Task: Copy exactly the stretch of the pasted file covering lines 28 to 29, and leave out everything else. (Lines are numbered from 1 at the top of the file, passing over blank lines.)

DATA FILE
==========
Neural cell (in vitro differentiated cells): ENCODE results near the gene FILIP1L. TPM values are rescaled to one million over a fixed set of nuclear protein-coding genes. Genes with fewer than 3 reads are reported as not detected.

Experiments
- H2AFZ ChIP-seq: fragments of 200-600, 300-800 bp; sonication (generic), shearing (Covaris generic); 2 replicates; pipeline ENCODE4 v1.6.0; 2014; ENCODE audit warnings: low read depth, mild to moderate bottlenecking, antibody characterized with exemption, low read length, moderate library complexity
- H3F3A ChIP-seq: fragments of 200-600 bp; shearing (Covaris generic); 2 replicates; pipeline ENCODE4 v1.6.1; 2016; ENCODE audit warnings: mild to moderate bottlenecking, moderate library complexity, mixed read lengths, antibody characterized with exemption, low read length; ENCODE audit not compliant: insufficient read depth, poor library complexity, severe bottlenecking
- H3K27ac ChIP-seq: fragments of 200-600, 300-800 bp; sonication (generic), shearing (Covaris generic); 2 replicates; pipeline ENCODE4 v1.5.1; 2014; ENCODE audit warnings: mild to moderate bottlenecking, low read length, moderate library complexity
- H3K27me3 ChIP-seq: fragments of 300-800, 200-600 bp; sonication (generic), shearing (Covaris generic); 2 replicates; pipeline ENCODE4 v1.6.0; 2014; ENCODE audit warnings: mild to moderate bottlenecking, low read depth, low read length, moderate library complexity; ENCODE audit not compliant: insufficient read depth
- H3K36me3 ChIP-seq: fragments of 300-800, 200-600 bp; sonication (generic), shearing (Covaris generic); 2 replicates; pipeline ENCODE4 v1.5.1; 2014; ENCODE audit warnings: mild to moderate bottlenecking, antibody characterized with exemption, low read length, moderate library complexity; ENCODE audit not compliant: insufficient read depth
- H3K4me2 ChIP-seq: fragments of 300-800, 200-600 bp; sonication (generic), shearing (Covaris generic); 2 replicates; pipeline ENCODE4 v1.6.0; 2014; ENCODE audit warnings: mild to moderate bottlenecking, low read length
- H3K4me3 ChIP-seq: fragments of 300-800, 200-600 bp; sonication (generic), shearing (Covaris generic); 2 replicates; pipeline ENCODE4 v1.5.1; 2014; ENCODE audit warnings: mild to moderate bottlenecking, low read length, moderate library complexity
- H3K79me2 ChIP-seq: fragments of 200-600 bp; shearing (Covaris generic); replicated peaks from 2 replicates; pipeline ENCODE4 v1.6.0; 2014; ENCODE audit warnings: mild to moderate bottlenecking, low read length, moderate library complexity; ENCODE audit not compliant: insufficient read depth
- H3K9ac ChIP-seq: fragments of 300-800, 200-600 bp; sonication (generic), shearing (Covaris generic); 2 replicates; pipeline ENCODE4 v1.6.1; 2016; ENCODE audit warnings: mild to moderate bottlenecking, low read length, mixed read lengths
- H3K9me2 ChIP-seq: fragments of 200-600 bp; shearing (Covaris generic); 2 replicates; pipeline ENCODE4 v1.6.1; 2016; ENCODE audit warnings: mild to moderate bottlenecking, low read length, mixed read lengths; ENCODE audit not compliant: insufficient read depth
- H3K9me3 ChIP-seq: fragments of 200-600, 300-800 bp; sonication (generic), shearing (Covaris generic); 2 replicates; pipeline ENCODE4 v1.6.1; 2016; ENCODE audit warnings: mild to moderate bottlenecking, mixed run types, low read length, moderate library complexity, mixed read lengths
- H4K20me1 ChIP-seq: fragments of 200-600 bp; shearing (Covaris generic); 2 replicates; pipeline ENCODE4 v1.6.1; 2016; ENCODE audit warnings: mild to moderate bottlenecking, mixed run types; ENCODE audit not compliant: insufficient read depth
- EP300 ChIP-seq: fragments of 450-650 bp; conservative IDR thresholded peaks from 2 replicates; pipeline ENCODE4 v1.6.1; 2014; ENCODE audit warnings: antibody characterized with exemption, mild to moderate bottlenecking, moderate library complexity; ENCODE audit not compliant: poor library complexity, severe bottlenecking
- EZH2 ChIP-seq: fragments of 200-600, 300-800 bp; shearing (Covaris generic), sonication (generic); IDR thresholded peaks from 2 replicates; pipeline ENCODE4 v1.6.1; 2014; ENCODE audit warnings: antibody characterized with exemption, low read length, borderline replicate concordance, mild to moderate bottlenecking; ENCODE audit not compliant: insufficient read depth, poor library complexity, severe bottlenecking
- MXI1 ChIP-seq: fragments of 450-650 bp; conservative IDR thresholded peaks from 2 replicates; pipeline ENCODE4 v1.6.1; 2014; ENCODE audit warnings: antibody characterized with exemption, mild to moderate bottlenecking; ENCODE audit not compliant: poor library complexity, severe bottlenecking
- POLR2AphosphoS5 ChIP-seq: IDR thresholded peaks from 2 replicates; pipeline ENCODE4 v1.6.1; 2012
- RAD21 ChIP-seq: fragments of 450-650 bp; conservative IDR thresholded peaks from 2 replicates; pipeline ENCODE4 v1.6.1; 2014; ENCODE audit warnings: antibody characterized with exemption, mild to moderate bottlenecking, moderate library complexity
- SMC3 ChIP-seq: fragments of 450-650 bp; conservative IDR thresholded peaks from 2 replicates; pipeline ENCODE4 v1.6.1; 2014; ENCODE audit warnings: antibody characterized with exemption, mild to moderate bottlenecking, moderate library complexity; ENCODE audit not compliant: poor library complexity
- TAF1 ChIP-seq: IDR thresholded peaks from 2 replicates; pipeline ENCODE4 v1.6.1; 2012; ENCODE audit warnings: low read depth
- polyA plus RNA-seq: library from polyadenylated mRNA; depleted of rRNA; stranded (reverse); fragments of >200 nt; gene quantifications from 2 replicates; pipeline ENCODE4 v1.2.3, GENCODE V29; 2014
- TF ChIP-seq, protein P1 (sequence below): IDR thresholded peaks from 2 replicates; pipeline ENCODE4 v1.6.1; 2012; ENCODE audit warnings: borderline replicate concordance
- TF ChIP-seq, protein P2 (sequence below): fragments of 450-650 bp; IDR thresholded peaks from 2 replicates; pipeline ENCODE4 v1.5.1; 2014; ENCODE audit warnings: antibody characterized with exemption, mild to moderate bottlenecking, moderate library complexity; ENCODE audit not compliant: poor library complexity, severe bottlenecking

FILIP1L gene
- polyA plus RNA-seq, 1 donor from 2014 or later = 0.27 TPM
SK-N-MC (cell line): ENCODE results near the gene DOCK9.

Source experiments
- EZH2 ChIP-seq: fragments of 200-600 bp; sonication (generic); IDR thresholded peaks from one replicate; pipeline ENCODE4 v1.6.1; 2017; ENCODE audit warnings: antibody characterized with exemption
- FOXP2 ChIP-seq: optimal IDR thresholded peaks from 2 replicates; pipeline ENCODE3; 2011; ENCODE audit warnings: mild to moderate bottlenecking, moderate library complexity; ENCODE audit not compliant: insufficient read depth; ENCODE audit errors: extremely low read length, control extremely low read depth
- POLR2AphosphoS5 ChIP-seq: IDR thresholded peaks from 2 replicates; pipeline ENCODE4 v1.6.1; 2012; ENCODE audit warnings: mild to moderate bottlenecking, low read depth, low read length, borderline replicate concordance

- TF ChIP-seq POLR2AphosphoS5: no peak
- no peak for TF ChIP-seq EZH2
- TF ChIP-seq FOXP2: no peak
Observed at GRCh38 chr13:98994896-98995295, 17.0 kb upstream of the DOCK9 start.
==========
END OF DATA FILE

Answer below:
Source experiments
- EZH2 ChIP-seq: fragments of 200-600 bp; sonication (generic); IDR thresholded peaks from one replicate; pipeline ENCODE4 v1.6.1; 2017; ENCODE audit warnings: antibody characterized with exemption